We understood that there was currently no generally accepted scientific rationale for assuming that homeopathic products, which lacked pharmacologically active molecules, could produce clinical effects. We considered that there was no broad acceptance of the evidence supporting the efficacy of homeopathy and we noted that this was the position adopted by the Science and Technology Committee in its recent report “Evidence Check 2: Homeopathy”. We considered that Ainsworths had not provided sufficiently robust scientific evidence, including double-blind, placebo controlled clinical trials, to substantiate the implied claim that homeopathic products were effective prophylactics. We concluded that the leaflet was therefore misleading.

      (The wording isn’t quite as I quoted in my blog, which I had taken from their final draft.)

      So, to answer Katie’s question, it’s the ASA’s assessment of the evidence in general and that Ainsworths had not supplied anything that would convince them otherwise.

  42. Before you start yelling, alternative medicine treats the complete person, not every ailment. Basically it means trying to understand the complete person and find the root of a problem 

    Let me ask you a question. How, after the whole rigmarole of an hour-long consultation does being given a sugar pill get to the “root of a problem”? Or being poked with some needles? Or having your back cracked? Or having your foot rubbed?

    We hear what the SCAMsters say. It’s bullshit. That people are taken in by this spiel is just depressing.

  43. @Katie

    One point I note is that it could not be proved that the homeopathic remedy for leptospirosis was effective rather than education or external factors. I’m showing my lack of knowledge here, but how are these factors excluded in human trials for conventional medicine?

    To elaborate on what BSM posted in response to this:

    What is done is to split the patients involved in the test into two groups and then, without either the patients or the people actually involved in conducting the trial knowing which is which, give half the patients the real treatment and half a dummy (or “placebo”) treatment. The allocation of the patients to one or other group needs to be done randomly so that the people running the trial cannot consciously or unconsciously allocate patients that are healtier to a particular group, and the blinding as to who is in which group is necessary so that the treatment and assessment of the two groups is identical.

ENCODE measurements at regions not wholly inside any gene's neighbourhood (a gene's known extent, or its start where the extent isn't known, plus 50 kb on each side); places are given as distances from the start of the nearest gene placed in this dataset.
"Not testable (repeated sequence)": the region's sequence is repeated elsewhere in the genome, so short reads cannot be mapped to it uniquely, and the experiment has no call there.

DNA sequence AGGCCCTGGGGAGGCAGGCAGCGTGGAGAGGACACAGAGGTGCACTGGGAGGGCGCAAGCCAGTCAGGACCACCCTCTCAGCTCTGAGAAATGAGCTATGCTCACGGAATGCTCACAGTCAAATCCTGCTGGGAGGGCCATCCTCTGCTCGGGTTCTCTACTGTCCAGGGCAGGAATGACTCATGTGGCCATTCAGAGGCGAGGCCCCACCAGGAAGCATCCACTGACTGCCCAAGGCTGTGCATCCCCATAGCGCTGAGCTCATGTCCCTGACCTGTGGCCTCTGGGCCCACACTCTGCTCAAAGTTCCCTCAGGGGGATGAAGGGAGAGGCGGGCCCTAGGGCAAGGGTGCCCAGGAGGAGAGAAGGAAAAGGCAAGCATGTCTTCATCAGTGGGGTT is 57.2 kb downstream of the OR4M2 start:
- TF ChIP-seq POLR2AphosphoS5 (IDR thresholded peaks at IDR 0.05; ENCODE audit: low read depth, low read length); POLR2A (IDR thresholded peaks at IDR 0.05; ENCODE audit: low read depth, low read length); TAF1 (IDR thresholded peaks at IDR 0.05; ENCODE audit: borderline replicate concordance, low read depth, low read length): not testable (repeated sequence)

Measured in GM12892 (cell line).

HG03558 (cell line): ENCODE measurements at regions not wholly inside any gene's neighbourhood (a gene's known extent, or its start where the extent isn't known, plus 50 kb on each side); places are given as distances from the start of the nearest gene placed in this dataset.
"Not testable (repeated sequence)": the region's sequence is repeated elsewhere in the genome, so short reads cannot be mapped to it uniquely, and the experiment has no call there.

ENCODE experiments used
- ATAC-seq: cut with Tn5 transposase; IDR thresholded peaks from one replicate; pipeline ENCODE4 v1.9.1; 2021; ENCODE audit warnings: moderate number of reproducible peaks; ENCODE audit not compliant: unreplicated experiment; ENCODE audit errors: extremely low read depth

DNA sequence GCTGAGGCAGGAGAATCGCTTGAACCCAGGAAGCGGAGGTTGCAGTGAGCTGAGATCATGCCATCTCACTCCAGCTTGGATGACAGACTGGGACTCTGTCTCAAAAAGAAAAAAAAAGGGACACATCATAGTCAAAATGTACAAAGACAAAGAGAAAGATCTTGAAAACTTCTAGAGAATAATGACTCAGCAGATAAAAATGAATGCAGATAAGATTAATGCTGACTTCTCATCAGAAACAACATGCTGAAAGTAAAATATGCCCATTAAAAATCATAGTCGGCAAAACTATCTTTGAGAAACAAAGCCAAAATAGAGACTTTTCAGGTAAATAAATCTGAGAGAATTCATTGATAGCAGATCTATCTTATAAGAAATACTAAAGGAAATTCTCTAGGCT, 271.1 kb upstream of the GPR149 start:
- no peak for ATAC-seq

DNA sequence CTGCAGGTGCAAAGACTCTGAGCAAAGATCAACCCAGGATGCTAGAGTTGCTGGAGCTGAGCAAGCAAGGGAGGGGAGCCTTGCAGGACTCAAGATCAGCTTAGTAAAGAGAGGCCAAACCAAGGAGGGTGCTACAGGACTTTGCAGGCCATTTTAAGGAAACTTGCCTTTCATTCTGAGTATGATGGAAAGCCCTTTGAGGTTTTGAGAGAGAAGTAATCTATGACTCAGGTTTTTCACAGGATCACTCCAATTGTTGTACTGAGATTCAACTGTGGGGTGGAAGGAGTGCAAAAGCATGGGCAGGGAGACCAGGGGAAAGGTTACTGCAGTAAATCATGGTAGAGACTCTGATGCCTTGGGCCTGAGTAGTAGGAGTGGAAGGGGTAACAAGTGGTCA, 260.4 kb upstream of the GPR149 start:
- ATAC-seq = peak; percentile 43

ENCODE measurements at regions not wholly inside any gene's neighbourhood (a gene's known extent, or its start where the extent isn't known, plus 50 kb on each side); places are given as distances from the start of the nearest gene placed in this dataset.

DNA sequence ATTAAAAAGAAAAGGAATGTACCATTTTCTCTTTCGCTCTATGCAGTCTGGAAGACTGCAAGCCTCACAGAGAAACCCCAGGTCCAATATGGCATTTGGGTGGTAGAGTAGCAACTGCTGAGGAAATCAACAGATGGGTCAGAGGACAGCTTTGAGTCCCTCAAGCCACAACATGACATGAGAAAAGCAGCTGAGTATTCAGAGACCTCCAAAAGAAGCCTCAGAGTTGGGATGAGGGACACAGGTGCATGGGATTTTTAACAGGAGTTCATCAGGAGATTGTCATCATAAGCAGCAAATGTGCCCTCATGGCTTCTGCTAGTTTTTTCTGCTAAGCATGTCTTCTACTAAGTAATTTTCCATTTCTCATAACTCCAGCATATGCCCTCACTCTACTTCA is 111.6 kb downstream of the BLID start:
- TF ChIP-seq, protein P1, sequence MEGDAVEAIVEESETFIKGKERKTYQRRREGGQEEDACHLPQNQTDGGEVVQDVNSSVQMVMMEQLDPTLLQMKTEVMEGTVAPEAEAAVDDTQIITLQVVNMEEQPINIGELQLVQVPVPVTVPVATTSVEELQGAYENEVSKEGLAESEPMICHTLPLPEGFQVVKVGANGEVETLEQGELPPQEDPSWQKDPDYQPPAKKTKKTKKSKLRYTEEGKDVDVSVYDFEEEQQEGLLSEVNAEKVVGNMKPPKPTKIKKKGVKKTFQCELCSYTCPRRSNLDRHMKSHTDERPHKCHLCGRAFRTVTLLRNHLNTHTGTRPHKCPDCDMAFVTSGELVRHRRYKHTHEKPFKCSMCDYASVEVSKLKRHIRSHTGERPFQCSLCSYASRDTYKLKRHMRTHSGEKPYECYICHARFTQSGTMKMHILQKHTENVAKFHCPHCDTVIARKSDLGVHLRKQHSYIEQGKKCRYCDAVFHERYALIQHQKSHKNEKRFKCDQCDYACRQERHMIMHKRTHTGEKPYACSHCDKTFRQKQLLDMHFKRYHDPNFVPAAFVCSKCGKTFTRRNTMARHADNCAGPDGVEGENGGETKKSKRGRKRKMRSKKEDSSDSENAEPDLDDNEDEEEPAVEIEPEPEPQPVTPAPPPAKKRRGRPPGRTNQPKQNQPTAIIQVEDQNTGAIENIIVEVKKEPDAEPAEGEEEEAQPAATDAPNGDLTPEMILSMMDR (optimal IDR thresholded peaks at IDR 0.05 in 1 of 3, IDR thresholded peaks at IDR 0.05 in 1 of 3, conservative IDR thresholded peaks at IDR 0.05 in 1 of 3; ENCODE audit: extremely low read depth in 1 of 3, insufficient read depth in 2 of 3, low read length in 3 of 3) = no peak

When this is done properly the apparent effects of homoeopathy vanish.

  44. Mojo, thanks for that, I appreciate what you’re saying.

    However, for the ASA report specifically, I’m interested in knowing how ‘education’ and other ‘external factors’ are excluded in conventional medicine human trials:

    For the education part, am I right in assuming that means human trials for conventional medicine are only conducted on people who are either all educated about malaria, or all uneducated about malaria? If there are a mix of educated and uneducated, then conventional medicine trials would not be able to exclude this as a factor either. So, is this what’s done, or is there another way of excluding education as a factor?

    I think the other external factors for leptospirosis include things such as the rainfall etc. Since people cannot be kept ‘locked up’ for six weeks or whatever time is required, how does conventional medicine exclude this as a factor?

    Alan, thanks for that, but if I understand correctly, the ASA is an unbiased report:

    From what I can see, the ASA are using a government report to quantify their evidence against homeopathy. Unfortunately, the report quoted does not give any indication as to what their evidence is, how it has been proven, or how they have excluded other factors. Therefore, by the ASA’s own words, this report should not be used in the report as evidence. The ASA is also quoting an unscientifically proven opinion, which everyone on this forum says is not valid evidence.

    (I’d also be interested in knowing who the ‘broad acceptance’ includes, because it doesn’t include me!)

    Badly shaved monkey. Thanks for your opinions:

    I didn’t actually know that you could be allergic to toothpaste. The idea didn’t even cross my mind, which is why I didn’t find out before. So no, I’m not silly, just too trusting about conventional products (and yes, I did do several tests to find out if I was right).

    No, I’m not just re-spieling what everyone else has told me. I have seen the effects of conventional medicine on myself, whether placebo effect or not. I have also seen people too scared to see a doctor actually go and see one because a practitioner has told them to. I’m not sure how that can be classed as bad.

    No true alternative medicine practitioner would say that alternative medicine cures all, because it obviously doesn’t. Yes, there are scammers, but there are also many true alternative medicine practitioners, whatever you may think.

    As I have said before, I think that proper scientific trials should be done. If anyone ever does a true unbiased report which conclusively proves that conventional medicine doesn’t work, then I will happily say that placebo effect is what cures or helps everything. Until then, what I say or what you say can only ever be classed as an unscientifically proven opinion.